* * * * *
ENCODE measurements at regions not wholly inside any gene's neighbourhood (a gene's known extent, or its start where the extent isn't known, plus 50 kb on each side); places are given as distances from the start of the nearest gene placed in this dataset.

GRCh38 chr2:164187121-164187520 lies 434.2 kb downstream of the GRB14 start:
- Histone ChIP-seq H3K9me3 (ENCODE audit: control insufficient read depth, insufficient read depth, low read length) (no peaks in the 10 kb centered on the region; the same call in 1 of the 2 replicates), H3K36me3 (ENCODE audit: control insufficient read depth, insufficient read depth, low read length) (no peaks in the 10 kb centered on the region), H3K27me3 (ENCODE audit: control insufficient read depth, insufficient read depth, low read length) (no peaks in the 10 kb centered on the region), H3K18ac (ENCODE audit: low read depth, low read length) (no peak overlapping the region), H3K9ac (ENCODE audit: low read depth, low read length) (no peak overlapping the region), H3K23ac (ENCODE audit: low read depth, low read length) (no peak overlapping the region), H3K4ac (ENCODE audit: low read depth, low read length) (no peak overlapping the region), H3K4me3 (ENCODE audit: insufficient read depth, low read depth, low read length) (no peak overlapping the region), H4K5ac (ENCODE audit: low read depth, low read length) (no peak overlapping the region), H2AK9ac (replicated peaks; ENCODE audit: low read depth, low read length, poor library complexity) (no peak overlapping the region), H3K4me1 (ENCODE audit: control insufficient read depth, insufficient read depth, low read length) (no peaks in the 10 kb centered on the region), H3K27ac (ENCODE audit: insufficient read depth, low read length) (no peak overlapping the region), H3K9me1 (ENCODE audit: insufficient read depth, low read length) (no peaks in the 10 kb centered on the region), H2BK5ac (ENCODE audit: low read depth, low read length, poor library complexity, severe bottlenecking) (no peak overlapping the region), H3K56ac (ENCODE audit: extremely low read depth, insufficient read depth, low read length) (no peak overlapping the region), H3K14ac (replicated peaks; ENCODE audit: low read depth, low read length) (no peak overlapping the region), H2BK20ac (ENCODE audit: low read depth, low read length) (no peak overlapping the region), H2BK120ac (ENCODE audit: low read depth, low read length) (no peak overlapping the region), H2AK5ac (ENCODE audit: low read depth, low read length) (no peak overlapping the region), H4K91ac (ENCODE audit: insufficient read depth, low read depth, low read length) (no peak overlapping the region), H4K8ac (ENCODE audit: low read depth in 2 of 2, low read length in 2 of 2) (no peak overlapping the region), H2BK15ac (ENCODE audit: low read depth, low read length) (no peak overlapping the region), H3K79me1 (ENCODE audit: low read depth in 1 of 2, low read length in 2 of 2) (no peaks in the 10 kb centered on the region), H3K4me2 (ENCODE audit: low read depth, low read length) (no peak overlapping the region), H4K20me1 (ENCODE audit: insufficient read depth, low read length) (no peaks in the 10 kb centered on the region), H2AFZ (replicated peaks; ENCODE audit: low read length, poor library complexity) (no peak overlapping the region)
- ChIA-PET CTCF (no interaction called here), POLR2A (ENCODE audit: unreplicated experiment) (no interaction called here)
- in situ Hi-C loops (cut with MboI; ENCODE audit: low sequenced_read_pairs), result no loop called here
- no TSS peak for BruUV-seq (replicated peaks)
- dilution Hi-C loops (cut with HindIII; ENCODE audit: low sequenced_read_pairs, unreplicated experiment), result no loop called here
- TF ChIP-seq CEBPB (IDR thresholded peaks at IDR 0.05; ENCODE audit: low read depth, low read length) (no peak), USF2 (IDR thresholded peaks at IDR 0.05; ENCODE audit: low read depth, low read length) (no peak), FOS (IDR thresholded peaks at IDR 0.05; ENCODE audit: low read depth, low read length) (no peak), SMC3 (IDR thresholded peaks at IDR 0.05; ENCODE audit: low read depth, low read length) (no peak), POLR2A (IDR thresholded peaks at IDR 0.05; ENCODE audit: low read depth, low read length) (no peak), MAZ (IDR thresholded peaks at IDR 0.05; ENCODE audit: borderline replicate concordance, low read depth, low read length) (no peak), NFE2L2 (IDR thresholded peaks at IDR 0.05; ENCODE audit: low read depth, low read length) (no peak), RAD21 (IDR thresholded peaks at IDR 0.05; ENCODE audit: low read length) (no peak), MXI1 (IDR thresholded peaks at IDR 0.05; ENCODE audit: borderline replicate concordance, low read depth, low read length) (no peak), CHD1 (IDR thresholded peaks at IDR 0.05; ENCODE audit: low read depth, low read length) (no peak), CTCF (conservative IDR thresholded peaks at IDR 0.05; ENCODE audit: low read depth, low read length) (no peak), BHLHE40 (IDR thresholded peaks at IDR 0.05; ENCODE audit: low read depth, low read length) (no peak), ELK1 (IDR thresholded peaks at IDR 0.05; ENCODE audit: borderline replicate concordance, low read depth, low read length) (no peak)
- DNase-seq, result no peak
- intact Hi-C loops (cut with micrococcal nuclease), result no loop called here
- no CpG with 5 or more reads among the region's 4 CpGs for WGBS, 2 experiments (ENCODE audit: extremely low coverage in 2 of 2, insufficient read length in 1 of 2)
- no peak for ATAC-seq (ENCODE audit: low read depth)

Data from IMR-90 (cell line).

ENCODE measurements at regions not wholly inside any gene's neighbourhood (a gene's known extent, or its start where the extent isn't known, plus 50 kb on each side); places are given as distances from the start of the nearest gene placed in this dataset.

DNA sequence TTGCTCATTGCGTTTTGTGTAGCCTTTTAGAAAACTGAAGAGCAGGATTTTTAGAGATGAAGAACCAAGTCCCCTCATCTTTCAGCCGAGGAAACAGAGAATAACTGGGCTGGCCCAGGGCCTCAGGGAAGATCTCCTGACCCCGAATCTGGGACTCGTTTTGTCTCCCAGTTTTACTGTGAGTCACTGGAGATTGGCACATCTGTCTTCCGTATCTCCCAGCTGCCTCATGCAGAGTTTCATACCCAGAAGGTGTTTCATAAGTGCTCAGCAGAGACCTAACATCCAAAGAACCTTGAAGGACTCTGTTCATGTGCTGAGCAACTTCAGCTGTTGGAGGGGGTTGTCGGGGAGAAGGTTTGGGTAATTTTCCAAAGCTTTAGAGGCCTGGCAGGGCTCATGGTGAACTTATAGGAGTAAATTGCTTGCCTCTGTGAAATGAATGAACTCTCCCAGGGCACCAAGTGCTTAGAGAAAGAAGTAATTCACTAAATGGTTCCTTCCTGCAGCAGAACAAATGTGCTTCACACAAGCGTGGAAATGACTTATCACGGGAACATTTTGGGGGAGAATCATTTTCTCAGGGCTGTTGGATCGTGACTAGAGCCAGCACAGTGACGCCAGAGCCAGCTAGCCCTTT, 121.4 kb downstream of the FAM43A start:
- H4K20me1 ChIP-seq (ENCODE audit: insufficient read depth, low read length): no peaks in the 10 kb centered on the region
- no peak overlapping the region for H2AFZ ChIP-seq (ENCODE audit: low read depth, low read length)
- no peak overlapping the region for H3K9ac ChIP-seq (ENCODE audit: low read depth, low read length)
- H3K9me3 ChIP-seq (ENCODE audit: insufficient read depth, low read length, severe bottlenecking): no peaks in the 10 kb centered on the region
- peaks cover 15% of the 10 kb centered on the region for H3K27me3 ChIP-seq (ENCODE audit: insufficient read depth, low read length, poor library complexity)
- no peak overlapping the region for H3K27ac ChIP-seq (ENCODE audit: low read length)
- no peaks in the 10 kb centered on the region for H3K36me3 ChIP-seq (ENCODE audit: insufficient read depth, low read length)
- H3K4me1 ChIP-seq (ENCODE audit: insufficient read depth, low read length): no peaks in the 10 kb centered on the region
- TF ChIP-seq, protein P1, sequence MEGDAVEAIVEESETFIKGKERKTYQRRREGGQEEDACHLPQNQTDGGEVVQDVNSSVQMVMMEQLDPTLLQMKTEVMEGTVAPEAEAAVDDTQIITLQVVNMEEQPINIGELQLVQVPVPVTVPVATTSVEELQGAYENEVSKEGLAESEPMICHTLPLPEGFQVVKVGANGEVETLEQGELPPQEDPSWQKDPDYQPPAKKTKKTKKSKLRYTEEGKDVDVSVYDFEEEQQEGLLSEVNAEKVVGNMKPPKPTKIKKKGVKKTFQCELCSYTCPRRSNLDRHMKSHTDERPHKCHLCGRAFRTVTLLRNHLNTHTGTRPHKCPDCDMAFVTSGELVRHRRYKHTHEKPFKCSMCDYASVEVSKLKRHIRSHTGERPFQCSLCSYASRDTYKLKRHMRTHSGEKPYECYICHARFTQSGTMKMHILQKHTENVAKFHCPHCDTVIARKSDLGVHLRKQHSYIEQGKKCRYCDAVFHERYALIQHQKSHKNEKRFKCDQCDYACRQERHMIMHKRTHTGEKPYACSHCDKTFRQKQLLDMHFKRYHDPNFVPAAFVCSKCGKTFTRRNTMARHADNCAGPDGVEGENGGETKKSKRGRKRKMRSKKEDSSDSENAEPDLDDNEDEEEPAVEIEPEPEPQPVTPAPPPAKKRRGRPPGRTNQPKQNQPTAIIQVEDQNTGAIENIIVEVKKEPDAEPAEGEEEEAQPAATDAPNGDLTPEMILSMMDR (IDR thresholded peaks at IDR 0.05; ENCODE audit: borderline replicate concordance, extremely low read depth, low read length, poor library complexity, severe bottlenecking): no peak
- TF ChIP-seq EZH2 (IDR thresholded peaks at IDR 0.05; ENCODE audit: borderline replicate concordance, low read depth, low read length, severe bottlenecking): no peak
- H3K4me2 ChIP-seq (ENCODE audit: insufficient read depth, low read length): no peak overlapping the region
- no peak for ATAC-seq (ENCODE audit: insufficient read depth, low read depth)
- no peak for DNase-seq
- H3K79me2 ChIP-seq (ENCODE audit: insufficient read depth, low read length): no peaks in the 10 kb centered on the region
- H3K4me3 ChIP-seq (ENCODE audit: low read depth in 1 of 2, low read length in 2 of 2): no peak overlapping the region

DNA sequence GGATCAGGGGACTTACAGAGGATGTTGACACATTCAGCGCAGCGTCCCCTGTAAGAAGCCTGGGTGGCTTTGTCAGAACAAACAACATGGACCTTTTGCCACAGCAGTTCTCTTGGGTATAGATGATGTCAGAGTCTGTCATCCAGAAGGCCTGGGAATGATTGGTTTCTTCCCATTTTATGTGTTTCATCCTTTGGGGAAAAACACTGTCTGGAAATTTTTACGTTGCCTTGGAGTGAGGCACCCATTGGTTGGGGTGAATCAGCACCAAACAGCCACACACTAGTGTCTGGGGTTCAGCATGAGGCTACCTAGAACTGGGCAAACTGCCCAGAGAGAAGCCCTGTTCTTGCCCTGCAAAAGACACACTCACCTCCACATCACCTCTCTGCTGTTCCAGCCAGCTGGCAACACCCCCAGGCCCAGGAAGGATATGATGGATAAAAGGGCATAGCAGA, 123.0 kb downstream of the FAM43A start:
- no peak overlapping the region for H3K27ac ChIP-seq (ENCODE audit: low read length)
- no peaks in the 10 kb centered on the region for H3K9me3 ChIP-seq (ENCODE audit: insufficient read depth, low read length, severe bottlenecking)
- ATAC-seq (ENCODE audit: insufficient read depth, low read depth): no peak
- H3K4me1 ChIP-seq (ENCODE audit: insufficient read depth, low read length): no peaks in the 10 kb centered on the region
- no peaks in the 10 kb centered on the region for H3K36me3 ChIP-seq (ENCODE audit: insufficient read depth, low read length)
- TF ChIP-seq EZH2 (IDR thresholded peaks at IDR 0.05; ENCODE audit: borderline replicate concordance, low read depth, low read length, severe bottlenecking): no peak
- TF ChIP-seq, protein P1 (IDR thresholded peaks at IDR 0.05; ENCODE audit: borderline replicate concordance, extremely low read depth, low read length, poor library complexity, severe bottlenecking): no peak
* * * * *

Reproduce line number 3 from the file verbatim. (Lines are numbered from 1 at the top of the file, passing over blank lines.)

- Histone ChIP-seq H3K9me3 (ENCODE audit: control insufficient read depth, insufficient read depth, low read length) (no peaks in the 10 kb centered on the region; the same call in 1 of the 2 replicates), H3K36me3 (ENCODE audit: control insufficient read depth, insufficient read depth, low read length) (no peaks in the 10 kb centered on the region), H3K27me3 (ENCODE audit: control insufficient read depth, insufficient read depth, low read length) (no peaks in the 10 kb centered on the region), H3K18ac (ENCODE audit: low read depth, low read length) (no peak overlapping the region), H3K9ac (ENCODE audit: low read depth, low read length) (no peak overlapping the region), H3K23ac (ENCODE audit: low read depth, low read length) (no peak overlapping the region), H3K4ac (ENCODE audit: low read depth, low read length) (no peak overlapping the region), H3K4me3 (ENCODE audit: insufficient read depth, low read depth, low read length) (no peak overlapping the region), H4K5ac (ENCODE audit: low read depth, low read length) (no peak overlapping the region), H2AK9ac (replicated peaks; ENCODE audit: low read depth, low read length, poor library complexity) (no peak overlapping the region), H3K4me1 (ENCODE audit: control insufficient read depth, insufficient read depth, low read length) (no peaks in the 10 kb centered on the region), H3K27ac (ENCODE audit: insufficient read depth, low read length) (no peak overlapping the region), H3K9me1 (ENCODE audit: insufficient read depth, low read length) (no peaks in the 10 kb centered on the region), H2BK5ac (ENCODE audit: low read depth, low read length, poor library complexity, severe bottlenecking) (no peak overlapping the region), H3K56ac (ENCODE audit: extremely low read depth, insufficient read depth, low read length) (no peak overlapping the region), H3K14ac (replicated peaks; ENCODE audit: low read depth, low read length) (no peak overlapping the region), H2BK20ac (ENCODE audit: low read depth, low read length) (no peak overlapping the region), H2BK120ac (ENCODE audit: low read depth, low read length) (no peak overlapping the region), H2AK5ac (ENCODE audit: low read depth, low read length) (no peak overlapping the region), H4K91ac (ENCODE audit: insufficient read depth, low read depth, low read length) (no peak overlapping the region), H4K8ac (ENCODE audit: low read depth in 2 of 2, low read length in 2 of 2) (no peak overlapping the region), H2BK15ac (ENCODE audit: low read depth, low read length) (no peak overlapping the region), H3K79me1 (ENCODE audit: low read depth in 1 of 2, low read length in 2 of 2) (no peaks in the 10 kb centered on the region), H3K4me2 (ENCODE audit: low read depth, low read length) (no peak overlapping the region), H4K20me1 (ENCODE audit: insufficient read depth, low read length) (no peaks in the 10 kb centered on the region), H2AFZ (replicated peaks; ENCODE audit: low read length, poor library complexity) (no peak overlapping the region)